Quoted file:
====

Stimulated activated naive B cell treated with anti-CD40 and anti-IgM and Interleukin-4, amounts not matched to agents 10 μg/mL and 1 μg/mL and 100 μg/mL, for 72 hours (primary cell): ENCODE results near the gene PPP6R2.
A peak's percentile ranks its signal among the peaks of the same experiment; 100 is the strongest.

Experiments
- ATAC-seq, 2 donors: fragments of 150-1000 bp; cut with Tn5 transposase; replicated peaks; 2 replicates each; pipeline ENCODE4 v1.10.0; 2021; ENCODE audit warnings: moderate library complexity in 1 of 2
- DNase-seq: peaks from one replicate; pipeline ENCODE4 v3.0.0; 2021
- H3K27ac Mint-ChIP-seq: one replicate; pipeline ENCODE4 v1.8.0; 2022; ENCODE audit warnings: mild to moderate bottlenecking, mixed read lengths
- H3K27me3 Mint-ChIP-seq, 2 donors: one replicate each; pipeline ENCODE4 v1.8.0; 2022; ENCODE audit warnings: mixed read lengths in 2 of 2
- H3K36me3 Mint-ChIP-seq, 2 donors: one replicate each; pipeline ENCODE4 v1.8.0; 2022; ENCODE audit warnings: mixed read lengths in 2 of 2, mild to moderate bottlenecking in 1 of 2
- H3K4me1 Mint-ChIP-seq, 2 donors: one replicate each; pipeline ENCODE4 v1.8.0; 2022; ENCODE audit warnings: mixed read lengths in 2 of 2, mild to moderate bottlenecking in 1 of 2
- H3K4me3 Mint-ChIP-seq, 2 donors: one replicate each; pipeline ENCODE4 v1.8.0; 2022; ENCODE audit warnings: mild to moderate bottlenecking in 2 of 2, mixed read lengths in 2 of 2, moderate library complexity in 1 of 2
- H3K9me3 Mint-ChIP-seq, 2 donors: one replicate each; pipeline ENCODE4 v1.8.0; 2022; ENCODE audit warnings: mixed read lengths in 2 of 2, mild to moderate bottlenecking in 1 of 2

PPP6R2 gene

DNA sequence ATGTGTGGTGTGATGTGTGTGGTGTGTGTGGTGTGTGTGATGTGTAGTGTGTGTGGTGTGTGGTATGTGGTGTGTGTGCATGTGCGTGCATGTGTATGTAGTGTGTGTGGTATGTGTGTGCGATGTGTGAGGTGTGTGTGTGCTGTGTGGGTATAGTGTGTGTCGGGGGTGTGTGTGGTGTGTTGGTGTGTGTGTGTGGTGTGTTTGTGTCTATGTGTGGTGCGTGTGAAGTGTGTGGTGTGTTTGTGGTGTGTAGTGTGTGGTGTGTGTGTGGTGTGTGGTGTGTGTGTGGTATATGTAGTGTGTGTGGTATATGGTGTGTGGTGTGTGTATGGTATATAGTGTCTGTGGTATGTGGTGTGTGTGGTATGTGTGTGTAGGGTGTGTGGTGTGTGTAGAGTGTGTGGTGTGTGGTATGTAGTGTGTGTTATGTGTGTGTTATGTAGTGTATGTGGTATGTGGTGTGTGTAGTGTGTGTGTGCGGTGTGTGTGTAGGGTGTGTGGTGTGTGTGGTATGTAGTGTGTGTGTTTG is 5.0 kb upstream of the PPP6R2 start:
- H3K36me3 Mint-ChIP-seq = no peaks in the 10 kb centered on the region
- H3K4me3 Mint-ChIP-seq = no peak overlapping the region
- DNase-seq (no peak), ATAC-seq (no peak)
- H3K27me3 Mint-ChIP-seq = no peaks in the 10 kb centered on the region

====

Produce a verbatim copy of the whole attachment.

Stimulated activated naive B cell treated with anti-CD40 and anti-IgM and Interleukin-4, amounts not matched to agents 10 μg/mL and 1 μg/mL and 100 μg/mL, for 72 hours (primary cell): ENCODE results near the gene PPP6R2.
A peak's percentile ranks its signal among the peaks of the same experiment; 100 is the strongest.

Experiments
- ATAC-seq, 2 donors: fragments of 150-1000 bp; cut with Tn5 transposase; replicated peaks; 2 replicates each; pipeline ENCODE4 v1.10.0; 2021; ENCODE audit warnings: moderate library complexity in 1 of 2
- DNase-seq: peaks from one replicate; pipeline ENCODE4 v3.0.0; 2021
- H3K27ac Mint-ChIP-seq: one replicate; pipeline ENCODE4 v1.8.0; 2022; ENCODE audit warnings: mild to moderate bottlenecking, mixed read lengths
- H3K27me3 Mint-ChIP-seq, 2 donors: one replicate each; pipeline ENCODE4 v1.8.0; 2022; ENCODE audit warnings: mixed read lengths in 2 of 2
- H3K36me3 Mint-ChIP-seq, 2 donors: one replicate each; pipeline ENCODE4 v1.8.0; 2022; ENCODE audit warnings: mixed read lengths in 2 of 2, mild to moderate bottlenecking in 1 of 2
- H3K4me1 Mint-ChIP-seq, 2 donors: one replicate each; pipeline ENCODE4 v1.8.0; 2022; ENCODE audit warnings: mixed read lengths in 2 of 2, mild to moderate bottlenecking in 1 of 2
- H3K4me3 Mint-ChIP-seq, 2 donors: one replicate each; pipeline ENCODE4 v1.8.0; 2022; ENCODE audit warnings: mild to moderate bottlenecking in 2 of 2, mixed read lengths in 2 of 2, moderate library complexity in 1 of 2
- H3K9me3 Mint-ChIP-seq, 2 donors: one replicate each; pipeline ENCODE4 v1.8.0; 2022; ENCODE audit warnings: mixed read lengths in 2 of 2, mild to moderate bottlenecking in 1 of 2

PPP6R2 gene

DNA sequence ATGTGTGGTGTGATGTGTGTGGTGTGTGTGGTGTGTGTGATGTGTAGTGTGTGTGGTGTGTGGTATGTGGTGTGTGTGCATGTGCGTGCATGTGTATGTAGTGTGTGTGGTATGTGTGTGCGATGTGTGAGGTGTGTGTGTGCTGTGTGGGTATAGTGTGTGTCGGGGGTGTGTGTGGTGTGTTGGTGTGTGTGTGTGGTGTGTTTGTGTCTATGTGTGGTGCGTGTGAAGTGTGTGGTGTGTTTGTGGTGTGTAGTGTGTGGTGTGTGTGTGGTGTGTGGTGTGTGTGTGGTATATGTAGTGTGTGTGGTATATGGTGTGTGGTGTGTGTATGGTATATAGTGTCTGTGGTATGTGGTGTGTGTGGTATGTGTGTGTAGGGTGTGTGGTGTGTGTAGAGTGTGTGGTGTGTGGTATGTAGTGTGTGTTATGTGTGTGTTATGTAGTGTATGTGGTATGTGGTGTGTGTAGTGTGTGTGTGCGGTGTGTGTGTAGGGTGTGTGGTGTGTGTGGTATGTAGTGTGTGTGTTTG is 5.0 kb upstream of the PPP6R2 start:
- H3K36me3 Mint-ChIP-seq = no peaks in the 10 kb centered on the region
- H3K4me3 Mint-ChIP-seq = no peak overlapping the region
- DNase-seq (no peak), ATAC-seq (no peak)
- H3K27me3 Mint-ChIP-seq = no peaks in the 10 kb centered on the region